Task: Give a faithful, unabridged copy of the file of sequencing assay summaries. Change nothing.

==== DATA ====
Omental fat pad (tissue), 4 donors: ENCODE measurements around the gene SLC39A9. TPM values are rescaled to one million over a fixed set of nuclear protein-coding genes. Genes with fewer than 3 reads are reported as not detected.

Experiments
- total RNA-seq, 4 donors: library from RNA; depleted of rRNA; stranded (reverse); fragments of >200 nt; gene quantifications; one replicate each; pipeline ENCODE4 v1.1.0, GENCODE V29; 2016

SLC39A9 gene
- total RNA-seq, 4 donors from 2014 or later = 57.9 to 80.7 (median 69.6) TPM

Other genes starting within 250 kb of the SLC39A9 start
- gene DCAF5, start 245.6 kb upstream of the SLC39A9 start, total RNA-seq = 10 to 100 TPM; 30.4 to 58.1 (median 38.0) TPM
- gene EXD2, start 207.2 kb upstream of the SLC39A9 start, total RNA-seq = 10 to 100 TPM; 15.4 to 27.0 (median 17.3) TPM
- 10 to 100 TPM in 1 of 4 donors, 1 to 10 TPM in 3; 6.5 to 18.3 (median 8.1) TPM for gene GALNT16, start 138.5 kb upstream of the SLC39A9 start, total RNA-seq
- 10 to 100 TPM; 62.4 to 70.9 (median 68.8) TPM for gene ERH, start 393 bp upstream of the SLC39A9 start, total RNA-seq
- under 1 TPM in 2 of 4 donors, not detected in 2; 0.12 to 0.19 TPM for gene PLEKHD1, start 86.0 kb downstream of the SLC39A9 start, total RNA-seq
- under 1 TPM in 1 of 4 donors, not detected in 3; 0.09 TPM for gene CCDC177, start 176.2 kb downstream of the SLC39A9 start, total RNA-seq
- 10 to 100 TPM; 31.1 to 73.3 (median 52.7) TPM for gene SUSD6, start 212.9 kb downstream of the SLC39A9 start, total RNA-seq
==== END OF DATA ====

Omental fat pad (tissue), 4 donors: ENCODE measurements around the gene SLC39A9. TPM values are rescaled to one million over a fixed set of nuclear protein-coding genes. Genes with fewer than 3 reads are reported as not detected.

Experiments
- total RNA-seq, 4 donors: library from RNA; depleted of rRNA; stranded (reverse); fragments of >200 nt; gene quantifications; one replicate each; pipeline ENCODE4 v1.1.0, GENCODE V29; 2016

SLC39A9 gene
- total RNA-seq, 4 donors from 2014 or later = 57.9 to 80.7 (median 69.6) TPM

Other genes starting within 250 kb of the SLC39A9 start
- gene DCAF5, start 245.6 kb upstream of the SLC39A9 start, total RNA-seq = 10 to 100 TPM; 30.4 to 58.1 (median 38.0) TPM
- gene EXD2, start 207.2 kb upstream of the SLC39A9 start, total RNA-seq = 10 to 100 TPM; 15.4 to 27.0 (median 17.3) TPM
- 10 to 100 TPM in 1 of 4 donors, 1 to 10 TPM in 3; 6.5 to 18.3 (median 8.1) TPM for gene GALNT16, start 138.5 kb upstream of the SLC39A9 start, total RNA-seq
- 10 to 100 TPM; 62.4 to 70.9 (median 68.8) TPM for gene ERH, start 393 bp upstream of the SLC39A9 start, total RNA-seq
- under 1 TPM in 2 of 4 donors, not detected in 2; 0.12 to 0.19 TPM for gene PLEKHD1, start 86.0 kb downstream of the SLC39A9 start, total RNA-seq
- under 1 TPM in 1 of 4 donors, not detected in 3; 0.09 TPM for gene CCDC177, start 176.2 kb downstream of the SLC39A9 start, total RNA-seq
- 10 to 100 TPM; 31.1 to 73.3 (median 52.7) TPM for gene SUSD6, start 212.9 kb downstream of the SLC39A9 start, total RNA-seq